Thursday, December 20, 2007

Natalie Maines joins LR protest for imprisoned 3

Picture courtesy of Free the West Memphis Three myspace

Natalie Maines joins LR protest for imprisoned 3

Posted on Thursday, December 20, 2007

Email this story | Printer-friendly version

The voice of Natalie Maines, lead singer for the Dixie Chicks, floated across the state Capitol grounds Wednesday as a line of “West Memphis Three” supporters snaked up the steps with a giant banner.

Maines was due to arrive any minute. Meanwhile, those rallying for the release of three men convicted in the 1993 slayings of three 8-year-old boys listened to a recording of the Dixie Chicks’ 2006 hit, Not Ready to Make Nice Forgive, sounds good Forget, I’m not sure I could They say time heals everything But I’m still waiting...

About 150 people — including national media and an HBO film crew — attended the rally. Coordinators of Take Action Arkansas presented the governor’s office with hundreds of letters asking that Gov. Mike Beebe and Attorney General Dustin McDaniel review the 1994 murder convictions of Damien Echols, Jason Baldwin and Jessie Misskelley.

Echols, Baldwin and Misskelley — now known as the West Memphis Three — were teenagers at the time of the killings. Echols was sentenced to death; Baldwin and Misskelley are serving life sentences.

The victims were three 8-year-old boys: Chris Byers, Stevie Branch and Michael Moore. Police and prosecutors say they were killed during a satanic ritual, pointing to the boys’ wounds, particularly the genital mutilation of Chris Byers.

Last month, however, a defense team filed a writ of habeas corpus, arguing that new DNA and forensic testing hasn’t yet linked any of the three men to the crime scene. Rather, the defense says hair and fiber evidence suggest the presence of Terry Hobbs, stepfather of Stevie. Six scientists who recently reviewed the evidence say the boys’ wounds and Chris’ mutilation were caused by animals preying on the bodies after the children were killed.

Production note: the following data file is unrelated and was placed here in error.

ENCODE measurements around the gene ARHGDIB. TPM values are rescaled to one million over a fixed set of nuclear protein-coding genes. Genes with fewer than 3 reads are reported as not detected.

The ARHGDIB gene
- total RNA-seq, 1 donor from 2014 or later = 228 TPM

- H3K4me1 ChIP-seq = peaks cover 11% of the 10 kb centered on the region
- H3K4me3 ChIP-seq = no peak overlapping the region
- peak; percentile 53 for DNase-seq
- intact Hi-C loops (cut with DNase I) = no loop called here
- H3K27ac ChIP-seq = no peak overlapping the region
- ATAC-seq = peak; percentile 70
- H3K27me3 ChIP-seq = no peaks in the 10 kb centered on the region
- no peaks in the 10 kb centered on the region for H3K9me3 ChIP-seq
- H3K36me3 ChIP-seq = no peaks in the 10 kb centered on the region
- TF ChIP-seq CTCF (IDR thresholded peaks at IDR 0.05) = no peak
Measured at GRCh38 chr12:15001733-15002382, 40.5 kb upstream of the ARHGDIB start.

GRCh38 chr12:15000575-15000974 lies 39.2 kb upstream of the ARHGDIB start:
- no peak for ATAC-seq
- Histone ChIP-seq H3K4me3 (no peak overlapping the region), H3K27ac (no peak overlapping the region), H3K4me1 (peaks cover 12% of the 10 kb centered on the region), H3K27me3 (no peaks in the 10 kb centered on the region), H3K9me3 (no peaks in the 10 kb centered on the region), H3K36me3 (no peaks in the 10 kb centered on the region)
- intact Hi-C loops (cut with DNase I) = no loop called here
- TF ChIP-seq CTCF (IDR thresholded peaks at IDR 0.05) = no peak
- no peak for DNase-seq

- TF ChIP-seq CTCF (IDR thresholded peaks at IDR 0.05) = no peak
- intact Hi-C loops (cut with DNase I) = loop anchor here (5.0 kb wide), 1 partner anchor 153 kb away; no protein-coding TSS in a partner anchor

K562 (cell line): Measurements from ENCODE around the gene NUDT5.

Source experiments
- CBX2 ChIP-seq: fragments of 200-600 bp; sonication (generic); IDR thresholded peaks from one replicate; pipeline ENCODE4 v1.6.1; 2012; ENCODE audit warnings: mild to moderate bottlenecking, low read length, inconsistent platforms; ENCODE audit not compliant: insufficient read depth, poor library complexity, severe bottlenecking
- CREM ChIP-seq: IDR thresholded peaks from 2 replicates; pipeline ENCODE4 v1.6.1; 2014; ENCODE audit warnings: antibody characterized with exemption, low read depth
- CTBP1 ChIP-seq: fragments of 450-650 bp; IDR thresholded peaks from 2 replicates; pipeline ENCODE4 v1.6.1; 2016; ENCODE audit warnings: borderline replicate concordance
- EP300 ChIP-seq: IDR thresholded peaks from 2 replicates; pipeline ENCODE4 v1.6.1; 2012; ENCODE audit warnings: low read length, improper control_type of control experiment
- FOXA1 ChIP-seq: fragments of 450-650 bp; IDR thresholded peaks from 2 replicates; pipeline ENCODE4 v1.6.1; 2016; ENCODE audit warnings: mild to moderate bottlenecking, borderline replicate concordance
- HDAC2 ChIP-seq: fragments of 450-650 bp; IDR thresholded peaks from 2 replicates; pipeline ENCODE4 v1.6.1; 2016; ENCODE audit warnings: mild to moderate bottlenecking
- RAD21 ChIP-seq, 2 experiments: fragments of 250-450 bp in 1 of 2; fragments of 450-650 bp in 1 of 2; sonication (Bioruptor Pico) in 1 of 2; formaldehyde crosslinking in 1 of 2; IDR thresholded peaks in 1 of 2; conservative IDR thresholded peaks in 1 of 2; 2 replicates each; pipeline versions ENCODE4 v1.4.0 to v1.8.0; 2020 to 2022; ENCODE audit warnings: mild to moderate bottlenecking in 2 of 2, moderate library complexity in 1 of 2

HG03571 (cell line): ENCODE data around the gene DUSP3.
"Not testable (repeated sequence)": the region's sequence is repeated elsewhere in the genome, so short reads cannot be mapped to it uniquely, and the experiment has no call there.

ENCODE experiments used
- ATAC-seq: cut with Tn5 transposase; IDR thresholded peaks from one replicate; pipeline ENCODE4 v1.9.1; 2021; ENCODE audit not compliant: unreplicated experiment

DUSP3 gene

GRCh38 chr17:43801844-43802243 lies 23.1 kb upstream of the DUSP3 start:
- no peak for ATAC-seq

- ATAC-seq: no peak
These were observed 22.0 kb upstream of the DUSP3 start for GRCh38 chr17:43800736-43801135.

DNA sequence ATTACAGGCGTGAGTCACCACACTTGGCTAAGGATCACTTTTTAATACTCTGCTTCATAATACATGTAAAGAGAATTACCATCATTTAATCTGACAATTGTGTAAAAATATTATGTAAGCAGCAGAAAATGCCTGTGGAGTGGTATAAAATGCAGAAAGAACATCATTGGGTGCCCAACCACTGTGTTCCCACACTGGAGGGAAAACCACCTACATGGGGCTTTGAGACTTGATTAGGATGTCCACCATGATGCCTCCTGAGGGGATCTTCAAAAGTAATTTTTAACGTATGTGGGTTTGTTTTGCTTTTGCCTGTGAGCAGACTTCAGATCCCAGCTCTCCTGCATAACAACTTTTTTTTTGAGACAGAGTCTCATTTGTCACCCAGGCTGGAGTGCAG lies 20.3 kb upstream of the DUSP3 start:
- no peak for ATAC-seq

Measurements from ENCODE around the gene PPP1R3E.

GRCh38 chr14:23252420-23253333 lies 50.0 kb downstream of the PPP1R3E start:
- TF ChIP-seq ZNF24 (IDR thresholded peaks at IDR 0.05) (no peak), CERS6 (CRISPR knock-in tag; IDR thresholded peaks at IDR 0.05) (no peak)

Realizing that the filing had renewed interest in the case — which in the past has resonated primarily with celebrities and out-of-state organizations — Little Rock restaurateur Capi Peck decided to seek support from Arkansans.

In recent weeks, with the help of Echols’ wife, Lorri Davis, Peck organized a letter-writing campaign and petition drive. On Wednesday, Maines arrived in town to speak at the group’s first rally.

Around noon, after 60 to 70 people lined up on the Capitol steps with a banner made from hundreds of postcards demanding the release of the West Memphis Three, the singer addressed a cheering crowd.

“I’m just amazed that these guys are still in prison and that they turned into men in prison,” she said, explaining why she had decided to offer her support and a donation to the group’s defense team.

Too many questions have arisen since the men were convicted, she said. “When you’re putting someone to death, you have to be 100 percent sure.” The recent DNA and forensic results, she said, have “given this case wings.” Davis, who married the imprisoned Echols in 1999, also spoke briefly. Dressed in a tailored brown dress, she nervously approached the podium and thanked supporters for their efforts and donations over the years.

Davis urged the crowd to read about the new science being applied to the case. “It is real. It proves the innocence of these three men. It’s time that Arkansas did take action.” Wednesday’s crowd was diverse, made up of elderly women in sensible shoes, teenagers dressed in black, and men and women in business attire.

Lauren Spencer, 25, of Little Rock said she’s followed the case for years, always believing the trial was a travesty of justice.

“From the very beginning it was ridiculous that they were convicted,” she said. “Now there’s more evidence showing they didn’t do it. It’s icing on the cake.” The rally ended with Maines, Davis and Peck taking about 1, 000 letters to the governor’s office.

Beebe wasn’t there, spokesman Matt DeCample said, but he and several other representatives accepted the bundles.

“They stayed, and we talked for about 10 to 15 minutes,” he said. “They had some questions about the process.” Beebe said Tuesday that he has no intention of intervening in the case while it’s still winding its way through the courts.

Peck said she expected that response, saying the group understands the role of the judicial process. “Our hope is to expedite things,” she said.

No comments: